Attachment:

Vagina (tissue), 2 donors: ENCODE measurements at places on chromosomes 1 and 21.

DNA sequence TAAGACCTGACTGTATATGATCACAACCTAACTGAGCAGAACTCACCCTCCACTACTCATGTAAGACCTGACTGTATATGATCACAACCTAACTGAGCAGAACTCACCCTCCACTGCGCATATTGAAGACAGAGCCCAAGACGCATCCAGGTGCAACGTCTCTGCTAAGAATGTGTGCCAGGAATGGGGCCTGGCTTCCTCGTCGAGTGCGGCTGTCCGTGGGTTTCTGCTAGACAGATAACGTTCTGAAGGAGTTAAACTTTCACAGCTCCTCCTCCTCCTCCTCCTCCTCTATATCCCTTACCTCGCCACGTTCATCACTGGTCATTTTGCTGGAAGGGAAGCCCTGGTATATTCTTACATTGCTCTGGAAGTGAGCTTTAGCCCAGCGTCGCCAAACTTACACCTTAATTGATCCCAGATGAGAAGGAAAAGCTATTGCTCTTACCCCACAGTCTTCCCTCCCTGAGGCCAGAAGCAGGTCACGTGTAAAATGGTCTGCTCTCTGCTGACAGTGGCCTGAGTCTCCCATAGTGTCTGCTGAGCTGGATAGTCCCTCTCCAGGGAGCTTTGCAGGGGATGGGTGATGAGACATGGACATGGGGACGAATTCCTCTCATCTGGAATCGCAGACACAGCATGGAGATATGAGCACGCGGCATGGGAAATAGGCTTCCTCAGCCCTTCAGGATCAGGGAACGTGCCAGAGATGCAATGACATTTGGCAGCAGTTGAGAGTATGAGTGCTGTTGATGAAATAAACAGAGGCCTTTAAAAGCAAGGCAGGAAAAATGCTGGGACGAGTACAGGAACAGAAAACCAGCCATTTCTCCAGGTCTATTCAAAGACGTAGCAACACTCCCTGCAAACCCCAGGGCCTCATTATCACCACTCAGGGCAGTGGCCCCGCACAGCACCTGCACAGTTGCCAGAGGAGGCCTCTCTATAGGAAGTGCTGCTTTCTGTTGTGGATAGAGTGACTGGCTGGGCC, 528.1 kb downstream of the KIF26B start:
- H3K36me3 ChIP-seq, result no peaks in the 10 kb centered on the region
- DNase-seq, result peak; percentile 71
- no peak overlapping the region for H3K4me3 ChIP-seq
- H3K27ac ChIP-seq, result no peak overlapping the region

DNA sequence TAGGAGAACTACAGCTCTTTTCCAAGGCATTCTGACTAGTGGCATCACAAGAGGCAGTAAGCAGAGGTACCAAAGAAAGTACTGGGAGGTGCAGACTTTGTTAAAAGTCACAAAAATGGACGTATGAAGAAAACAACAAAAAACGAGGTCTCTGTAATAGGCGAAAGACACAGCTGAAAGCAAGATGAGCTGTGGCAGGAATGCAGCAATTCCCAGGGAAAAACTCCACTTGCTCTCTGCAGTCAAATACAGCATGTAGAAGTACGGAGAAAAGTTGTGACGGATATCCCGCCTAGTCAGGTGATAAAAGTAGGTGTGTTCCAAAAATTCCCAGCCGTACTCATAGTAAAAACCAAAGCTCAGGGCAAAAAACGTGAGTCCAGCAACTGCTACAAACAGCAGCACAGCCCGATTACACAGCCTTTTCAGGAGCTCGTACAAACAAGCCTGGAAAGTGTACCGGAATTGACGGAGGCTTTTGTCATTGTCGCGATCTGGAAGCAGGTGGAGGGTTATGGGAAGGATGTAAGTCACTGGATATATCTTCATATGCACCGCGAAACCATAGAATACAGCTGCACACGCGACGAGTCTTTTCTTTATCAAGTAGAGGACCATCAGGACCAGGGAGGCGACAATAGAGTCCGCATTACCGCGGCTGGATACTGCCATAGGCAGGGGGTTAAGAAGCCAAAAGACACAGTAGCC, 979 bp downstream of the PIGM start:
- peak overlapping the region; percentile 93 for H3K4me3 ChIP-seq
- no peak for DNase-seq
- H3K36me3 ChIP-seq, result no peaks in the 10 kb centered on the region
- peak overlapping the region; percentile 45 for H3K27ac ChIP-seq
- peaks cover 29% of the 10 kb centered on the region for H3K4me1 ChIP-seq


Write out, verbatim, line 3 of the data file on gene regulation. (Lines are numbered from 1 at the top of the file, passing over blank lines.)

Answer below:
- H3K36me3 ChIP-seq, result no peaks in the 10 kb centered on the region